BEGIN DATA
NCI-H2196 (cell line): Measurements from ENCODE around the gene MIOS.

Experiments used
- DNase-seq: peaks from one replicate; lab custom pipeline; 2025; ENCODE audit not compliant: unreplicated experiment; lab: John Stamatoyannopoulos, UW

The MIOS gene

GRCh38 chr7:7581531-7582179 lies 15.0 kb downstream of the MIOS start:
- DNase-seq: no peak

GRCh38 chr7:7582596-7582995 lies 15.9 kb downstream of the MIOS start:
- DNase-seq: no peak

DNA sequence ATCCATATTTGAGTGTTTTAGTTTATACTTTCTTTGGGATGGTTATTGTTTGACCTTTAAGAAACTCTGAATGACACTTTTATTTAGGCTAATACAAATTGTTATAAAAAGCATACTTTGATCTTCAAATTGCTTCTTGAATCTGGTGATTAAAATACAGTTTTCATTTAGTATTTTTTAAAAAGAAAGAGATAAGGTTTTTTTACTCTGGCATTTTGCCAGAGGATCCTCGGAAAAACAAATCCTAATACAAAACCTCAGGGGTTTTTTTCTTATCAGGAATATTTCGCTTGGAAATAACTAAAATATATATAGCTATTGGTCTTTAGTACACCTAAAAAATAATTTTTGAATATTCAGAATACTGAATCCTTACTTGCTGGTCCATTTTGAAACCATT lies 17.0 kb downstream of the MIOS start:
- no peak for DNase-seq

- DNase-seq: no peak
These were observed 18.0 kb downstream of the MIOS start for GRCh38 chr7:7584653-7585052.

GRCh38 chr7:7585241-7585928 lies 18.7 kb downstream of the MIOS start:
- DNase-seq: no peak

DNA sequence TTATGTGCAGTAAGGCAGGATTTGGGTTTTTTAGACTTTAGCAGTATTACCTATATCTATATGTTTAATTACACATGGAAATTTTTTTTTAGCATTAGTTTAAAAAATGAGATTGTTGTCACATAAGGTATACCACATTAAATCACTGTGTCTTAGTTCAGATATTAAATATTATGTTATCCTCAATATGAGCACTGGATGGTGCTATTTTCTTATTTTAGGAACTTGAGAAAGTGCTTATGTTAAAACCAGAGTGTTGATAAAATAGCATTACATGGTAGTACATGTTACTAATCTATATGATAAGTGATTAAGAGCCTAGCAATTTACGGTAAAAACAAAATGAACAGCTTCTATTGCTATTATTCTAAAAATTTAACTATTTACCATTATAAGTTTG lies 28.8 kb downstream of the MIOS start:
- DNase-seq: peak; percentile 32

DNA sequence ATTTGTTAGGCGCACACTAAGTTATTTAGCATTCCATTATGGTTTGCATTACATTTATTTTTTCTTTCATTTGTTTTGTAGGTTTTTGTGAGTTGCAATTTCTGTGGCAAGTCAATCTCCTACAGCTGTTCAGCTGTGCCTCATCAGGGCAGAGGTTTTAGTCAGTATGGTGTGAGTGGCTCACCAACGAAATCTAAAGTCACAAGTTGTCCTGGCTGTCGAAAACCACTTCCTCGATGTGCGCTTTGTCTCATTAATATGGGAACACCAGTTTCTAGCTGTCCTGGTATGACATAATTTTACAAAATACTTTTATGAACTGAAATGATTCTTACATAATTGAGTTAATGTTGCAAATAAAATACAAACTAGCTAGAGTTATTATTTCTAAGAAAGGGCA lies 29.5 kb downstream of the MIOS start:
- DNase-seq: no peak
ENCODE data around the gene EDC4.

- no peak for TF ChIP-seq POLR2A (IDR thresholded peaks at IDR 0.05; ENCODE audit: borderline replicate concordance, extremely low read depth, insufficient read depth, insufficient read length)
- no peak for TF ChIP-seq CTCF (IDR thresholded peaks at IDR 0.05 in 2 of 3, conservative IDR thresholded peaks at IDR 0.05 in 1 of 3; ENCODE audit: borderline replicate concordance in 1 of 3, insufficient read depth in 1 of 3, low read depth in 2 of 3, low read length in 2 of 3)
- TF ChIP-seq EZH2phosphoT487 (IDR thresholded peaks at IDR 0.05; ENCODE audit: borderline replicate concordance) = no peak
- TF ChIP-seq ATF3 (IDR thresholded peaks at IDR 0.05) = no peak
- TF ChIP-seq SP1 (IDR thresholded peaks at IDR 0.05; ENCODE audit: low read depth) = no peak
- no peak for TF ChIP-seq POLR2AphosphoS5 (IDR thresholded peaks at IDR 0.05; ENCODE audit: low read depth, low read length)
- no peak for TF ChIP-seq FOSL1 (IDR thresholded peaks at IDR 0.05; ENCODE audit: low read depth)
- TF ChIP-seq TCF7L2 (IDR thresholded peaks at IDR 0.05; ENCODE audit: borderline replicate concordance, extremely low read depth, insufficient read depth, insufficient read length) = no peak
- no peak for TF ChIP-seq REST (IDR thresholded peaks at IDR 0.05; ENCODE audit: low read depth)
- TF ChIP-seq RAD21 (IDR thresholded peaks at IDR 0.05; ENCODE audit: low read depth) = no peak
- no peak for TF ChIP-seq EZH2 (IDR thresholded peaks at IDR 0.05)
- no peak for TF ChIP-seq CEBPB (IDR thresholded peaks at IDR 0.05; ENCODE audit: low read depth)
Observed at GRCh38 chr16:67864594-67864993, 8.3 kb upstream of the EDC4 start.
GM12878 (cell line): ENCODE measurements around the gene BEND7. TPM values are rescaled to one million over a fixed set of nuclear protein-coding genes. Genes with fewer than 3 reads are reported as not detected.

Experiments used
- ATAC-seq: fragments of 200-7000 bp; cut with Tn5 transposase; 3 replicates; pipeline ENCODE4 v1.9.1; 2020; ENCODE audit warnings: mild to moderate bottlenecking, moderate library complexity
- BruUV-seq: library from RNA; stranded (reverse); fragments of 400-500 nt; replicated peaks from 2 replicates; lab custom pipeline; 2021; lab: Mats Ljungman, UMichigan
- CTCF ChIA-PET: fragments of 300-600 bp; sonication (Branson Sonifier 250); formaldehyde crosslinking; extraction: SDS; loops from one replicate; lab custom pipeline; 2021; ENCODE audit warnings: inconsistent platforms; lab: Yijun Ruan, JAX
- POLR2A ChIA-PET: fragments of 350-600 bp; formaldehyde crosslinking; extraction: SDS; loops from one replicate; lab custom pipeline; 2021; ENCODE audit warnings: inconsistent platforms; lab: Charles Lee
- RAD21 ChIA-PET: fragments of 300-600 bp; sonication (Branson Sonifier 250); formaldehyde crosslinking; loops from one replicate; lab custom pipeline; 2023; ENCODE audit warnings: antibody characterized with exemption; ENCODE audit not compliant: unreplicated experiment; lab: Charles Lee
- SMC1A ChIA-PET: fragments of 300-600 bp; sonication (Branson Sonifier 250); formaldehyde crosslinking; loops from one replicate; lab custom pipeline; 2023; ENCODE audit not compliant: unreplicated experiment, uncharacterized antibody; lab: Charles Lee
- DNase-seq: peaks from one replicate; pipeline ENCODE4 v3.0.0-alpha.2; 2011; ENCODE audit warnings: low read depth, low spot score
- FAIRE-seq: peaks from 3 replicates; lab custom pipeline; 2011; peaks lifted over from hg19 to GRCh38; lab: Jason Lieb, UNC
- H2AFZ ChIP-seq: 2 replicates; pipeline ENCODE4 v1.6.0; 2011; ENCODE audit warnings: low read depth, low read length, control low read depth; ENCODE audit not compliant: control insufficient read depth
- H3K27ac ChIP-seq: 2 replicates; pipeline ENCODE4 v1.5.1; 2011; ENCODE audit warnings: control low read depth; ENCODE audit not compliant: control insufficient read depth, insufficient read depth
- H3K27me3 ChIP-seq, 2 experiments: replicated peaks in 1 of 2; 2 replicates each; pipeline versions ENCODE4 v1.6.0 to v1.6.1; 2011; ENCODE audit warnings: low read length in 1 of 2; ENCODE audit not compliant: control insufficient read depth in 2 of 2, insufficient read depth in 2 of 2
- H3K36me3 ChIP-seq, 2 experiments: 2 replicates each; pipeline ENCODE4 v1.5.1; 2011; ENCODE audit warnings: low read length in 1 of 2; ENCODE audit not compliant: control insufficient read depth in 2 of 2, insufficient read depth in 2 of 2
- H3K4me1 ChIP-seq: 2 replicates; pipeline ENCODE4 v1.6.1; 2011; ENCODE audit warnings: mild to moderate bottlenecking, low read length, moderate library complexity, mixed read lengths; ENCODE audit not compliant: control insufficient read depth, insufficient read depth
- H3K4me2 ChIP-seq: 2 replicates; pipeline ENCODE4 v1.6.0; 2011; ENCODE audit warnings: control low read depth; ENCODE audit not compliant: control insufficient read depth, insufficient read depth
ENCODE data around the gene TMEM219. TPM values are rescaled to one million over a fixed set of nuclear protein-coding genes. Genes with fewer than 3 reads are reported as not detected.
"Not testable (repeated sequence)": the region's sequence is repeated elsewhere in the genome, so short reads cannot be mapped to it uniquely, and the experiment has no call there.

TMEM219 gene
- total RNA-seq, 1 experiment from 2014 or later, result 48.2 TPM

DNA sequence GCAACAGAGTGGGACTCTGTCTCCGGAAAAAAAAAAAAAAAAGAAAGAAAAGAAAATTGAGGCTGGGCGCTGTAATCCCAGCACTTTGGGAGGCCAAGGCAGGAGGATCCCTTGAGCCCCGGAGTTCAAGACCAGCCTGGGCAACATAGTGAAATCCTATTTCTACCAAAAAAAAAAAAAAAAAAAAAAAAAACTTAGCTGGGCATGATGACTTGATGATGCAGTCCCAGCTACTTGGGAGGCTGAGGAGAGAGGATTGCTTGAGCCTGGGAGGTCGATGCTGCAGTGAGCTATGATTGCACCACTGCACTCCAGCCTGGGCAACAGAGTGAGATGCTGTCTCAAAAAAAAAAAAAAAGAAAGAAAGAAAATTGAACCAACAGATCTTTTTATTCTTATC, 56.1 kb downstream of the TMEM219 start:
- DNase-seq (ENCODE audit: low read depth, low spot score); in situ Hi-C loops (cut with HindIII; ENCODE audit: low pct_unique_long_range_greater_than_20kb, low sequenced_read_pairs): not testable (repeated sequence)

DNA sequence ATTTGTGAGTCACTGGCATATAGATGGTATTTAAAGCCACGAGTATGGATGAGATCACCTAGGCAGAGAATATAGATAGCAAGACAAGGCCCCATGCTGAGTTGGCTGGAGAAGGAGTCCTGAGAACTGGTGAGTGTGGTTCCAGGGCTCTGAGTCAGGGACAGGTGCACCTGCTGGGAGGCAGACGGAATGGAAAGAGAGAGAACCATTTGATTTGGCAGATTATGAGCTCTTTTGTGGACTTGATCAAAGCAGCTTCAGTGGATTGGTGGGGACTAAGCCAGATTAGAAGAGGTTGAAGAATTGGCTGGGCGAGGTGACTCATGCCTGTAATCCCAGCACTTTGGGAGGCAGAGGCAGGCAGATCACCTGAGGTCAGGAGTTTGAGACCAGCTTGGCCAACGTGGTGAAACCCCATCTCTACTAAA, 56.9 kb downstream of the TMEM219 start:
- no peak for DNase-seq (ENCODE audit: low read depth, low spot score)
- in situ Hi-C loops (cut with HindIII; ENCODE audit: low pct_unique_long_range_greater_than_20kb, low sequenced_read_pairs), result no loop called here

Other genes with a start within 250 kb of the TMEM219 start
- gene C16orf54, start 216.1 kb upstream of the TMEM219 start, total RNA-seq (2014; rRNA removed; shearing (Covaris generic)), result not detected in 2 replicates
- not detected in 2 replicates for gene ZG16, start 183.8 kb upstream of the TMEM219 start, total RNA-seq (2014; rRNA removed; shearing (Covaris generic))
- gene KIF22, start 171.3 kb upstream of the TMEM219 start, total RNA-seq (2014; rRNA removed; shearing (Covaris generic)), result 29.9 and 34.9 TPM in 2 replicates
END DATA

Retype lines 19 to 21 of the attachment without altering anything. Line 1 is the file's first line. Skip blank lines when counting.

ENCODE data around the gene EDC4.

- no peak for TF ChIP-seq POLR2A (IDR thresholded peaks at IDR 0.05; ENCODE audit: borderline replicate concordance, extremely low read depth, insufficient read depth, insufficient read length)
- no peak for TF ChIP-seq CTCF (IDR thresholded peaks at IDR 0.05 in 2 of 3, conservative IDR thresholded peaks at IDR 0.05 in 1 of 3; ENCODE audit: borderline replicate concordance in 1 of 3, insufficient read depth in 1 of 3, low read depth in 2 of 3, low read length in 2 of 3)